Writing a custom Salt Grain

In this blog post, we'll talk about writing a custom Salt Grain, and why you might want to.

At my company we had some VM's that had multiple (private) IPv4 addresses set on them, and this broke Consul as it can only bind to a single Private IPv4 address.

You might say "Hey BadgerOps! You can use the grain fqdn_ip4 to get this IP!" and thus bask in your incredibly profound knowledge of Salt Grains. However, I'd rebut: "Yes, but this assumes that whoever set up that VM configured /etc/hosts properly" - And while I'd love to think that the individual who set the server up did it correctly, we live in the real world and we all know that often things aren't configured properly.

This knowledge coupled with my excellent grasp of Murphys Law gave me the idea to do the following: Write a custom grain for finding the 'real' IPv4 address on a server. (I consider the IPv4 address that is associated with the default route to be the 'real' address)

As is my custom, I'll first refer you to Documentation! and state "it's really good, you should read it!" - And then I'll follow that with an example of how to do the thing.


Example of how to do the thing:

If you're using salt-workspace you can checkout the 'custom_grain' branch to see the following.

Create a directory underneath 'Salt' called _grains (but then you already knew this, because you read the Documentation! right?)

This is a (very simple) example of the contents of the primary_ipv4 Grain:

#!/usr/bin/env python
import subprocess

def getipv4():  
    grains = {}
    ipv4 = subprocess.check_output("ip route get 1 | awk '{print $NF;exit}'", shell=True)
    grains['primary_ipv4'] = ipv4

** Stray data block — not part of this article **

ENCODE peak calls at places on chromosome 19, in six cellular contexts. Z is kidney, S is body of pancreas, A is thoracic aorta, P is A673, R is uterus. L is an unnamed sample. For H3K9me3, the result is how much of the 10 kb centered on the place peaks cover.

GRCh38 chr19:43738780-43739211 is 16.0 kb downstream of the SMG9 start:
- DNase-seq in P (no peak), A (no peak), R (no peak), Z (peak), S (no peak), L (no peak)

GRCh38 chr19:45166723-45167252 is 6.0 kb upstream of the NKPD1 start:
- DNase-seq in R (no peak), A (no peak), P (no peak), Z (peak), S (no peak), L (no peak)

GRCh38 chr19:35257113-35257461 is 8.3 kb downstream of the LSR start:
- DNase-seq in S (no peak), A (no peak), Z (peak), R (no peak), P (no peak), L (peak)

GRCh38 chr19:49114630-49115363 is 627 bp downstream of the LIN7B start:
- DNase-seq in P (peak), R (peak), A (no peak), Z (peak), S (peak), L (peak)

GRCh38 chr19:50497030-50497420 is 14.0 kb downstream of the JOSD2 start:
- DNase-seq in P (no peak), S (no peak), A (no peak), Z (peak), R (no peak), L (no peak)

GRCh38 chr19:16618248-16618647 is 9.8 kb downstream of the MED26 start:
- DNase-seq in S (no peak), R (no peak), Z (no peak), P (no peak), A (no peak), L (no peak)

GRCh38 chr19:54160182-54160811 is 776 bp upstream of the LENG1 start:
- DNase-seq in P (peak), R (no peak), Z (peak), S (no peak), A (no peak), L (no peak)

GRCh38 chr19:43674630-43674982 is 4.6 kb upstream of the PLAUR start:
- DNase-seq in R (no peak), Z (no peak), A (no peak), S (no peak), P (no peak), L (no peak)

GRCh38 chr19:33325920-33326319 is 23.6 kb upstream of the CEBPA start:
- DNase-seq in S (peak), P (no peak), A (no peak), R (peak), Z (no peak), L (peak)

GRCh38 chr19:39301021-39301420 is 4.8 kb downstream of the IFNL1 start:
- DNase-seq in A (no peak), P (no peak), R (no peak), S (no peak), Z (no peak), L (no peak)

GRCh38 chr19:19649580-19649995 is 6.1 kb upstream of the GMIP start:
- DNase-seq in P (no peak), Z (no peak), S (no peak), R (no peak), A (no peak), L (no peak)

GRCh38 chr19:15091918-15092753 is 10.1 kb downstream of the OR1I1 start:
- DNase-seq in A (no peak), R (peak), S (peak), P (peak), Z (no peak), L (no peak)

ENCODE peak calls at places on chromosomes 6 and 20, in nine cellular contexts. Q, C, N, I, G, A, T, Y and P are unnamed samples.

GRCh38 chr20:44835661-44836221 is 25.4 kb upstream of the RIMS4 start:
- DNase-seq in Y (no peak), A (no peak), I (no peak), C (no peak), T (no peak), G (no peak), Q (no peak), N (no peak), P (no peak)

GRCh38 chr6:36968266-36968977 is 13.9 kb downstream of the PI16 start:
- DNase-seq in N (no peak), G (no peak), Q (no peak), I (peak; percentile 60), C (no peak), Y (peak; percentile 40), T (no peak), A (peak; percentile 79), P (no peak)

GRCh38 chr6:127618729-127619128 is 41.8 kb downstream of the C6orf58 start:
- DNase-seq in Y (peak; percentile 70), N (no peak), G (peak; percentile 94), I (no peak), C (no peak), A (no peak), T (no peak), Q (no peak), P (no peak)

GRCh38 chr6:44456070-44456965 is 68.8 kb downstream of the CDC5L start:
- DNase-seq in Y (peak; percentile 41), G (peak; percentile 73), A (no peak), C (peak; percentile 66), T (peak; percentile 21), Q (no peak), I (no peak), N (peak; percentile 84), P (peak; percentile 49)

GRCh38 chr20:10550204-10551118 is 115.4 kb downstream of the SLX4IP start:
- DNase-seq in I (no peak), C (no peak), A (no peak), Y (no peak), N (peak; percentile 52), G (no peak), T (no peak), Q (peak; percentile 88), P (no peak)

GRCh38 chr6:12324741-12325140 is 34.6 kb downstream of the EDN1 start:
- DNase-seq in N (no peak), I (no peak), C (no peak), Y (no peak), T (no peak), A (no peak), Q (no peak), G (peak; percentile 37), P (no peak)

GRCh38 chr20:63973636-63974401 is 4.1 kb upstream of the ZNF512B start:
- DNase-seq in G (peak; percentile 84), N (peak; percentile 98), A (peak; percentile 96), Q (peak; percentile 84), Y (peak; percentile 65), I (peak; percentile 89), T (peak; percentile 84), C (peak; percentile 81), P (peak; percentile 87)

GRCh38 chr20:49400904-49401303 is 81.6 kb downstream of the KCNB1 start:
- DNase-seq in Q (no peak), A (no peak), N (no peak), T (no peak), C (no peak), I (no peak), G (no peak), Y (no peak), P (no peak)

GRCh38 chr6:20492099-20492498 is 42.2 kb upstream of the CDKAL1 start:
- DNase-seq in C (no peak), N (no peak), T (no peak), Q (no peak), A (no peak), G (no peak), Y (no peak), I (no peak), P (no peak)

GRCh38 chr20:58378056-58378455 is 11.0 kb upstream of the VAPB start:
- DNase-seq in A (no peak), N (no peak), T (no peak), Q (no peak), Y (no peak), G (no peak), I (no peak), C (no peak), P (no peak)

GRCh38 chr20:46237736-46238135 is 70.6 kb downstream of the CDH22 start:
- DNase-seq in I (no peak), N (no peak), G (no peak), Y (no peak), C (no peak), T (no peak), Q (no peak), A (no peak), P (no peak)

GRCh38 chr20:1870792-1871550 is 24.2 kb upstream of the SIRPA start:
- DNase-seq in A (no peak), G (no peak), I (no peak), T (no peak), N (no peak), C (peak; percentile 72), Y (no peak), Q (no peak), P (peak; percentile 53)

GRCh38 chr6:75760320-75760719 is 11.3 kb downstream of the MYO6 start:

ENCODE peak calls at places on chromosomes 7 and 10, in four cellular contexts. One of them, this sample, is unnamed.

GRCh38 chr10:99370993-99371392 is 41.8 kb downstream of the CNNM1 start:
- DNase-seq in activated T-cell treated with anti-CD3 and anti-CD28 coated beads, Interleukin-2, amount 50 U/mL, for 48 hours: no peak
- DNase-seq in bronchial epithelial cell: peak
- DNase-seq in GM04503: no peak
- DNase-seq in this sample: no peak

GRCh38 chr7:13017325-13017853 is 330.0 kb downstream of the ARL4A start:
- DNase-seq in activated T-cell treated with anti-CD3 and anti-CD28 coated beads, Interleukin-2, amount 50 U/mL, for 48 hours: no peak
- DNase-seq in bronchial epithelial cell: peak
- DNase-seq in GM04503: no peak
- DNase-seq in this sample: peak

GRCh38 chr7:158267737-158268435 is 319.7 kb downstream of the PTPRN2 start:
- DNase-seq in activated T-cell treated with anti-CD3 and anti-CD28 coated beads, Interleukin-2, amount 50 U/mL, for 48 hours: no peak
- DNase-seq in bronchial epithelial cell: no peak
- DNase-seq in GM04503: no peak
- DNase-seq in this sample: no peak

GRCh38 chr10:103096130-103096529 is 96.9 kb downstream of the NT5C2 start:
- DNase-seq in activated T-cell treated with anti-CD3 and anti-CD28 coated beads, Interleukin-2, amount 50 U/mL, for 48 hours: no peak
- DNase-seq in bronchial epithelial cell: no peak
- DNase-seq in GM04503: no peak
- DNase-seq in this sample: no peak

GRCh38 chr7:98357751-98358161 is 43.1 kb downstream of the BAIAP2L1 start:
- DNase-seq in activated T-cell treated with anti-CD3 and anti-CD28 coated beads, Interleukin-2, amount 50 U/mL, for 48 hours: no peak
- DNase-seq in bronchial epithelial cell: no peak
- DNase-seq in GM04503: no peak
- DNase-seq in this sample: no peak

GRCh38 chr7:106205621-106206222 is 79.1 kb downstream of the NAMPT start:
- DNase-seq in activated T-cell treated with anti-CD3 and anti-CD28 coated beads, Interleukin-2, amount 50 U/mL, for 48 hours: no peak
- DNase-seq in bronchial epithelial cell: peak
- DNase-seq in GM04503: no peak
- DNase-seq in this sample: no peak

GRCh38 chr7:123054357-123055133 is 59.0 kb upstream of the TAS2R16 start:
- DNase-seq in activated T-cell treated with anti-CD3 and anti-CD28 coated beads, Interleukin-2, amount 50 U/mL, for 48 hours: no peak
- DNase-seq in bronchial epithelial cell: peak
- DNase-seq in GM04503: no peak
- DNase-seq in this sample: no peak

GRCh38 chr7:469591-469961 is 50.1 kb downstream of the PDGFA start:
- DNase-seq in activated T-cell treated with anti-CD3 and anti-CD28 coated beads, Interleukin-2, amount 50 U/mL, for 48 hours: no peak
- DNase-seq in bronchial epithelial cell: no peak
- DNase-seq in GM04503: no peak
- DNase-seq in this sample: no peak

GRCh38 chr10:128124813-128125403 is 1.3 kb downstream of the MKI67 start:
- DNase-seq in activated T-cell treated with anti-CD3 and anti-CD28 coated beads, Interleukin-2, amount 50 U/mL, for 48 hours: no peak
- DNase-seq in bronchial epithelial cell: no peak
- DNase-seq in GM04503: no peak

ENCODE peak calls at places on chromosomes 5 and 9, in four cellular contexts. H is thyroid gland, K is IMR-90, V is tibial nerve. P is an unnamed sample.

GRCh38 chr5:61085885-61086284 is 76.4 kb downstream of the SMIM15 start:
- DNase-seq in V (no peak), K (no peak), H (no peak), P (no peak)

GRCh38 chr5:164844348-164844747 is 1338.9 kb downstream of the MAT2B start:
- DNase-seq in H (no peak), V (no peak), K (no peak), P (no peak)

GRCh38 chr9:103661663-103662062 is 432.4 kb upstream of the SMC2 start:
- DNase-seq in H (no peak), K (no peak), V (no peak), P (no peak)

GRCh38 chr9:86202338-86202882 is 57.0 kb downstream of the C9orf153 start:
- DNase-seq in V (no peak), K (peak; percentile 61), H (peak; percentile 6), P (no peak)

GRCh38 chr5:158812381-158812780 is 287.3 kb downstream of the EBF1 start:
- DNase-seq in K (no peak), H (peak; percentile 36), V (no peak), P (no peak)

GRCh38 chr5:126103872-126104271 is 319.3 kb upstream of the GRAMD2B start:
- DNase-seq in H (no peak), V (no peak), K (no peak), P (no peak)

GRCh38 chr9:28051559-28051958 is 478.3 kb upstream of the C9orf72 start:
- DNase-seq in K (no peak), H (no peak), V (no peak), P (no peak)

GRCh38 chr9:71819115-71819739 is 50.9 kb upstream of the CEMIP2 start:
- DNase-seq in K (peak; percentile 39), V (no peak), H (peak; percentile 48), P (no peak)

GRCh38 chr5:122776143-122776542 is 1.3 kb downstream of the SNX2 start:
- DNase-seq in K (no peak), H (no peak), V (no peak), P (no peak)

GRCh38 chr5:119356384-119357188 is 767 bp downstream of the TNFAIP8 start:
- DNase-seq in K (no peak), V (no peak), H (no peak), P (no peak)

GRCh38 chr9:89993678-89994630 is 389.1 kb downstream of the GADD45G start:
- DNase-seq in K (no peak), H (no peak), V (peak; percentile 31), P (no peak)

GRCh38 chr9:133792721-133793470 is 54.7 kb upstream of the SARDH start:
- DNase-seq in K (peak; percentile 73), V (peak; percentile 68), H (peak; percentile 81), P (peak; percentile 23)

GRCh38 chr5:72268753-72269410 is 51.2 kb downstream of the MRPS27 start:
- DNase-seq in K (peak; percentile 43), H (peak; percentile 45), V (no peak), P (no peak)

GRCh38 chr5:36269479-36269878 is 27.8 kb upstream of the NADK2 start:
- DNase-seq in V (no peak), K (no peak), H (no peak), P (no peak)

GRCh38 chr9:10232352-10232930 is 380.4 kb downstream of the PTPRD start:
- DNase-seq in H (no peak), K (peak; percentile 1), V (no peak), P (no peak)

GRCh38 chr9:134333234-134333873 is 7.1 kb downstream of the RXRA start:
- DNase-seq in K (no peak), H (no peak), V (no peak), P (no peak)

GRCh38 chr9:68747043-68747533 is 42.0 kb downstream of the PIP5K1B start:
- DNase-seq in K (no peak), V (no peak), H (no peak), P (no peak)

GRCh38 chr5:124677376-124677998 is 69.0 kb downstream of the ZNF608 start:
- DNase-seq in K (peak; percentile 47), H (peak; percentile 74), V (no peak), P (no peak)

return grains

You'll create a file at salt/_grains/primary_ipv4.py and put the contents of the example in there as seen here.


Example of how to test the thing

Assuming you've got the salt-workspace set up, you can start up the saltmaster and the linux-1 VM: vagrant up saltmaster linux-1

Then, ensure you run make to build the salt structure and move it to ./dist/ which is sync'd to the saltmaster VM.

Log into the saltmaster and run salt \* saltutil.sync_grains which will synchronize the grains across all nodes. You should see the following output:

[vagrant@saltmaster ~]$ sudo salt \* saltutil.sync_grains
saltmaster:  
    - grains.primary_ip4
linux-1:  
    - grains.primary_ip4

Then you should be able to run salt \* grains.get primary_ipv4 as seen below:

[vagrant@saltmaster ~]$ sudo salt \* grains.get primary_ipv4
saltmaster:  
    10.0.2.15
linux-1:  
    10.1.2.15

Thats it! Now, this example is very simplistic, and it obviously won't work with Windows minions (although the win_ip module should be pretty useful here) but its a good initial example of what you can do to solve an issue with custom grains.

Thanks for reading!

-BadgerOps

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